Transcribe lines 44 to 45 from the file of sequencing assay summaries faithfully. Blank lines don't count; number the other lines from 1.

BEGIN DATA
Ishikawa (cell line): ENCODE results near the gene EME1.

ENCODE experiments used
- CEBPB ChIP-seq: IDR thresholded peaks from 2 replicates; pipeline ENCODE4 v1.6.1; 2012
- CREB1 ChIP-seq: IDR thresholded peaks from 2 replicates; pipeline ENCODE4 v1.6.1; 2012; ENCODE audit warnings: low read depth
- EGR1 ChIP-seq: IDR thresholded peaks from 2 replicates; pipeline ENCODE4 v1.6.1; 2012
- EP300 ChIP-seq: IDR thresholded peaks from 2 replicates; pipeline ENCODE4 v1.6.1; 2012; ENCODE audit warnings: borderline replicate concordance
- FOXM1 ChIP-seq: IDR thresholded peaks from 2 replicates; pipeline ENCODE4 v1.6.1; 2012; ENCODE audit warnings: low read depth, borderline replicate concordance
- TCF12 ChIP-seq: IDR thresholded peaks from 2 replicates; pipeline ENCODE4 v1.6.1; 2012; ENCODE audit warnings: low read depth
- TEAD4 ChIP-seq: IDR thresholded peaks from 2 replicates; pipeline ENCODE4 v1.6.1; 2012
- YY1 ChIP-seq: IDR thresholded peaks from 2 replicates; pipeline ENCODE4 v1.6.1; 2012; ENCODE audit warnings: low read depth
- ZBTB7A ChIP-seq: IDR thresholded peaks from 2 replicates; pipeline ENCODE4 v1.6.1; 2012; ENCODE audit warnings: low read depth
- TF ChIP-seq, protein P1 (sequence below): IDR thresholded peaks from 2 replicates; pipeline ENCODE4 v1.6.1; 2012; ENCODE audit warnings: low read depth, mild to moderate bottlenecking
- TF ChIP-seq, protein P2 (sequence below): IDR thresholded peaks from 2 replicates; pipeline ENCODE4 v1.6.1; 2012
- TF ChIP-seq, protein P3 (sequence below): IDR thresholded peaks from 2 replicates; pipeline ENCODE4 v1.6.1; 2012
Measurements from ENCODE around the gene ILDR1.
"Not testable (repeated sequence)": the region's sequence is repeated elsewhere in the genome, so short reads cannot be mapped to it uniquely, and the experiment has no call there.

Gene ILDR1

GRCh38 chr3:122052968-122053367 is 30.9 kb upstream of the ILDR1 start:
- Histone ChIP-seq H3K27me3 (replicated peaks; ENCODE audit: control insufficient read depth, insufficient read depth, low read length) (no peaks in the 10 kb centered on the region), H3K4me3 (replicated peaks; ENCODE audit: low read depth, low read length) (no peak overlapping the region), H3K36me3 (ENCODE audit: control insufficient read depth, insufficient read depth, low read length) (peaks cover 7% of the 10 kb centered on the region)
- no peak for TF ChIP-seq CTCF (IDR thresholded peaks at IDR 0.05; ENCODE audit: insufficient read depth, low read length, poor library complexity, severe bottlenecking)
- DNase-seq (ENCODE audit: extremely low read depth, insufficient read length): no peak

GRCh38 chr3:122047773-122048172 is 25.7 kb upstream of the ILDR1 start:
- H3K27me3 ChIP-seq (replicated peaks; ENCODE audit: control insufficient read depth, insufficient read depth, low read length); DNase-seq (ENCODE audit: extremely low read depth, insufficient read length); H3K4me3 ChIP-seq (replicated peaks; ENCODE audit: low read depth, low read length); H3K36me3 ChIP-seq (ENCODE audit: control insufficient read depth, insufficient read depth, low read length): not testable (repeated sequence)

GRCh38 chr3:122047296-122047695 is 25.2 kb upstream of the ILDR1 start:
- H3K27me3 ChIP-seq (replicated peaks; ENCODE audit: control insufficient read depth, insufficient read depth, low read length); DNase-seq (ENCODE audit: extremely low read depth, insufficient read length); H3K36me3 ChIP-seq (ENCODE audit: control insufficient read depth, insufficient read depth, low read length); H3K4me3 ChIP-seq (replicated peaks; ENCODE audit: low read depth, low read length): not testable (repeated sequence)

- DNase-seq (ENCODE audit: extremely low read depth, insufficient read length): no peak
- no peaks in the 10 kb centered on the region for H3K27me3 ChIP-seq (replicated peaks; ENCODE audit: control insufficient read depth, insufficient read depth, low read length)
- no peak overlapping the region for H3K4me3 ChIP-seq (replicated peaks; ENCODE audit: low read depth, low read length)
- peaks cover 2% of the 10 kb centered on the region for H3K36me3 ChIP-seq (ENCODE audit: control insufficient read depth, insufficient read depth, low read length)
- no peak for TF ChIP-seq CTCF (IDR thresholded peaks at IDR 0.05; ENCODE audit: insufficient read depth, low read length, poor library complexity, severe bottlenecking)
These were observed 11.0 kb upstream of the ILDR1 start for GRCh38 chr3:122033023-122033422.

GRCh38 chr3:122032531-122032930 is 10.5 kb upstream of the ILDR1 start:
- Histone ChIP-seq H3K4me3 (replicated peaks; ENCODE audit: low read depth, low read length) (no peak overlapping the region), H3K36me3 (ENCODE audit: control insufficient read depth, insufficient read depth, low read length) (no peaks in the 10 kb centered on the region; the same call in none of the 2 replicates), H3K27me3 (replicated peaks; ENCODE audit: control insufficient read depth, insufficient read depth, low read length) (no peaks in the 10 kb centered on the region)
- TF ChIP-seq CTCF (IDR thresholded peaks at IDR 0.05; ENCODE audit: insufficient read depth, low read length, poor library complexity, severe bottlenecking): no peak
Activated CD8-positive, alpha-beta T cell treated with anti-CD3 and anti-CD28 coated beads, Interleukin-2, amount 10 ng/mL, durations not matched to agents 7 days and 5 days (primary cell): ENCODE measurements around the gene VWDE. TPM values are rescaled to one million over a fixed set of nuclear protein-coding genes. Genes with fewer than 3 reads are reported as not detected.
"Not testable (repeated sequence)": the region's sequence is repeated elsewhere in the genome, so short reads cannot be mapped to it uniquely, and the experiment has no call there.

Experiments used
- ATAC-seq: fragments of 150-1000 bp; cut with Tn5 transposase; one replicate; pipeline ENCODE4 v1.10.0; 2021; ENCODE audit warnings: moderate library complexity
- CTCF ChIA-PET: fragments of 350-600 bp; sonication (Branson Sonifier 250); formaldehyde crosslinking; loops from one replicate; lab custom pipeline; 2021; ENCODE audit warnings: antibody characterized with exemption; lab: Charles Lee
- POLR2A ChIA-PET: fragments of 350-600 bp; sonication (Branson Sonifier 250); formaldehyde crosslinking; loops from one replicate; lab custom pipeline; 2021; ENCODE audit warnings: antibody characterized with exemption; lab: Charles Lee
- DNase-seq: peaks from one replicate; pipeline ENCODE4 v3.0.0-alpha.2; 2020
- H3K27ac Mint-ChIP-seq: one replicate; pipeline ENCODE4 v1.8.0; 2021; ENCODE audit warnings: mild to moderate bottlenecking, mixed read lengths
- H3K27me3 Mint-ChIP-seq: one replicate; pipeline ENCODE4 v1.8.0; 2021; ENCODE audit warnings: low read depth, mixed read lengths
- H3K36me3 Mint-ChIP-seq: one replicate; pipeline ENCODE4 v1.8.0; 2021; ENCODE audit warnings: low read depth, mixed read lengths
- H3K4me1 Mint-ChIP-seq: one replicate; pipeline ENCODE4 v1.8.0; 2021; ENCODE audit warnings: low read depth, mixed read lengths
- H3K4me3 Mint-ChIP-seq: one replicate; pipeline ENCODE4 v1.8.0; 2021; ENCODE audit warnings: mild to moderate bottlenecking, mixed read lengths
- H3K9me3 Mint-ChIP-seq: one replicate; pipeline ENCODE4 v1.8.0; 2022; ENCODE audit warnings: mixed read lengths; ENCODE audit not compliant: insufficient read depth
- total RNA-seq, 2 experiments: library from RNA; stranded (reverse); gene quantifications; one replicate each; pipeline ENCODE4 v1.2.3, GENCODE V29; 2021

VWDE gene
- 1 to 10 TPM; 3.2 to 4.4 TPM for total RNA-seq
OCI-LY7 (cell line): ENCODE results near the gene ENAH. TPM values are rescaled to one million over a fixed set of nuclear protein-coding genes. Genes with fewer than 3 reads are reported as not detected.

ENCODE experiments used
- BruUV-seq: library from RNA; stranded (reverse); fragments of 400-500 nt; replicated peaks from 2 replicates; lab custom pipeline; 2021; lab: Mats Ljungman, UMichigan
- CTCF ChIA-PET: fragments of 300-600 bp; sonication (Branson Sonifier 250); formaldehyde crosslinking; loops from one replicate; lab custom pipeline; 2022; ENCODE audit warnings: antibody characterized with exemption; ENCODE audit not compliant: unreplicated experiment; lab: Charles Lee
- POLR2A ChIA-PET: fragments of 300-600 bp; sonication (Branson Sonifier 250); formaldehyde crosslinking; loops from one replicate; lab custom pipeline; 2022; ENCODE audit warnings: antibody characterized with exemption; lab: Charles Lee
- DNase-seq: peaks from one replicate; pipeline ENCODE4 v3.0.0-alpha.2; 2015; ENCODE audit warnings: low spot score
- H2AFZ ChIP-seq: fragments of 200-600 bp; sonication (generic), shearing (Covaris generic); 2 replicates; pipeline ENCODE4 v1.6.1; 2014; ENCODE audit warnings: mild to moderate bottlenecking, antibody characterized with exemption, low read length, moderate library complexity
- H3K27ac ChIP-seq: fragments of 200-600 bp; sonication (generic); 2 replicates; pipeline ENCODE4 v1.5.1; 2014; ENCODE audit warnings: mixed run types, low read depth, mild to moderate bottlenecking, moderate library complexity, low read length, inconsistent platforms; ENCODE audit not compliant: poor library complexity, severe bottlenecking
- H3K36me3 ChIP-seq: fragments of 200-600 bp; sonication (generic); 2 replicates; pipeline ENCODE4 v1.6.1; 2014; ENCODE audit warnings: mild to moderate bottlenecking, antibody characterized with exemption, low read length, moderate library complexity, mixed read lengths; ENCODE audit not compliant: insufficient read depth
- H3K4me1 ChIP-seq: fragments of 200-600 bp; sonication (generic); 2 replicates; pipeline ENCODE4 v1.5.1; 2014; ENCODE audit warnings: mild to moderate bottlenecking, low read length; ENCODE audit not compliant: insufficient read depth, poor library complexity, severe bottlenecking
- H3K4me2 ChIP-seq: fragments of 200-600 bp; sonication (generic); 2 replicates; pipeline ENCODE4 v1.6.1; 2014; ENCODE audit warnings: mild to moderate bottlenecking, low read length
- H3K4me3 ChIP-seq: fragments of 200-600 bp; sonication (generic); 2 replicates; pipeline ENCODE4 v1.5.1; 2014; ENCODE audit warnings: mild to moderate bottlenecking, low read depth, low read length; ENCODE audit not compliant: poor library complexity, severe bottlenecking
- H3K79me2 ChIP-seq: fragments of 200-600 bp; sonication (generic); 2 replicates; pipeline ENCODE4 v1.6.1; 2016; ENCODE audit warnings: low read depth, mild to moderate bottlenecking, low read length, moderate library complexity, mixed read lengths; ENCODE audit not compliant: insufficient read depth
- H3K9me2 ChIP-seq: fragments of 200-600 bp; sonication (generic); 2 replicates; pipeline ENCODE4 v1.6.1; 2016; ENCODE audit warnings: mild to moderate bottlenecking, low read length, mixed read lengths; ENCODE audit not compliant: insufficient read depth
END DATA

- H3K36me3 Mint-ChIP-seq: one replicate; pipeline ENCODE4 v1.8.0; 2021; ENCODE audit warnings: low read depth, mixed read lengths
- H3K4me1 Mint-ChIP-seq: one replicate; pipeline ENCODE4 v1.8.0; 2021; ENCODE audit warnings: low read depth, mixed read lengths